A key challenge for schools of social work is developing an evaluation system that meaningfully assesses student professional competencies, is user friendly, and cohesively integrates the educational contract and evaluations. In this article, we describe the process undertaken within our school of social work to overhaul our Master of Social Work (MSW) program field evaluation system. The timing of this overhaul coincided with our school’s implementation of the new Council on Social Work Education’s (CSWE) Educational Policy and Accreditation Standards (EPAS), which were first introduced in 2015 (CSWE, 2015). Because aligning our field education materials and processes with the new EPAS standards would take considerable effort, we used this as an opportunity to improve the field evaluation system as a whole. This two-year, iterative process engaged a field advisory committee of field instructors, MSW students, field staff, and faculty members in conceptualizing the materials, refining the content, and guiding the functionality of the new online and integrated system that was built by the faculty members. This article describes the triumphs and travails of building the new system. This case study will be useful to other MSW programs looking for innovative ways to update their field protocols to comply with CSWE requirements and upgrade their evaluation systems in a resource-constrained environment.

Field education is a signature pedagogy of social work education (Wayne et al., 2010). Within the field component of their curricula, social work programs accredited through CSWE are required to assess nine competencies based on specific student behaviors. Students engage in field assignments and activities that are used to assess student performance on these behaviors. In the overall MSW curriculum, each competency must be assessed in two different ways, with one assessment based on “demonstration of the competency in real or simulated practice situations” (CSWE, 2015, p.18). This requirement is often met by assessing the competencies in field education using end-of-semester field evaluations.

As Hitchcock and colleagues (2019) note, a vital responsibility of field education departments is to manage data effectively. These data include agency information, student placements, timesheets, performance evaluations, and other aspects of field education. Field education departments must decide on a practical and efficient way to manage these data. One option is to purchase a commercially available platform. There are many platforms to choose from that vary in functionality as well as cost (for a more detailed discussion, see Samuels et al., 2020). In this article, we focus specifically on student performance evaluation rather than other functions (e.g., student/agency placements).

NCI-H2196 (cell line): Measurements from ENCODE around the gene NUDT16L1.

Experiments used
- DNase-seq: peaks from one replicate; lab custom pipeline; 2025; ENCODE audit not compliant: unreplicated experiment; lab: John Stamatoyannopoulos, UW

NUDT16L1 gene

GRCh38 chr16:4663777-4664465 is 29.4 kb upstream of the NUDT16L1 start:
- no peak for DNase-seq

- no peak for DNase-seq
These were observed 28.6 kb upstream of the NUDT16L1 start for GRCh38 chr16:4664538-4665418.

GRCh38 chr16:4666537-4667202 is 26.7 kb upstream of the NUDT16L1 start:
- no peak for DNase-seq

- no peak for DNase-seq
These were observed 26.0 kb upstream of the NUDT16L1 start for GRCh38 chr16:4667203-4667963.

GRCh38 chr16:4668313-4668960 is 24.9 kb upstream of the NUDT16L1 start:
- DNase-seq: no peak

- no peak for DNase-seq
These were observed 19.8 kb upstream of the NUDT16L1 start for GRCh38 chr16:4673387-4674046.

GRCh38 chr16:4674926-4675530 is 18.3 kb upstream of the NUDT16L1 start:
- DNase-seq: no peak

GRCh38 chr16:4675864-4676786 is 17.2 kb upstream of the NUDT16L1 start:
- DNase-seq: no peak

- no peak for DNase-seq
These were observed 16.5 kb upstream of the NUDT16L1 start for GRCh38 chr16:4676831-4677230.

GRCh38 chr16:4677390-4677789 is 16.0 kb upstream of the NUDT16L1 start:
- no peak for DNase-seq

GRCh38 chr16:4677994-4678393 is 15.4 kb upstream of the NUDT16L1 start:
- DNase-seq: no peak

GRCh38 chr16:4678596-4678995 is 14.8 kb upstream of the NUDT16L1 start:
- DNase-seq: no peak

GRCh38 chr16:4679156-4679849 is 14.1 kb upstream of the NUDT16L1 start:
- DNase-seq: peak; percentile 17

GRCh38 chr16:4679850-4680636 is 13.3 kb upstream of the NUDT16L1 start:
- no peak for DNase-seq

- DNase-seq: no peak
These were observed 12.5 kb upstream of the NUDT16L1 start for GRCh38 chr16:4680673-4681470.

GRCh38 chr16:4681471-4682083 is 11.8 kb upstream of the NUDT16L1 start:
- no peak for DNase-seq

The main advantages to using a commercial platform are usability and integration. These platforms offer a single hub to collect and manage information that is available to multiple stakeholders (e.g., students, faculty, field instructors), and offer options to customize features to the school’s data needs. The drawbacks of these systems are the amount of time and expertise needed to select a platform and the costs associated with acquiring and maintaining the system. Making a good software decision involves researching different products and considering IT capacity and legal issues with the school (Samuels et al., 2020). Software platforms, especially ones that have more desirable features and allow greater flexibility, can be prohibitively expensive. Many platforms charge fees per student or per user (e.g., student, field supervisor, advisor), and some companies also charge annual maintenance fees. These extra fees can be financially burdensome for students and for schools that have budget constraints.

A second option for schools of social work is to develop their own field education evaluation system in-house. To do so, schools typically work with their IT department to develop and maintain the system. Two major advantages of this innovative approach are customizability and cost. The evaluation system can be built from the ground up to fit the specific needs and requests of the field department. Even if the school has to cover the cost of IT staff’s time to develop and maintain the system, this is usually much cheaper than the per-user fees and annual fees that schools of social work are subject to when purchasing commercial platforms. There are some drawbacks that come with these advantages. For instance, schools need to have access to the technical expertise to develop the system, and capacity within the field education department to manage it effectively.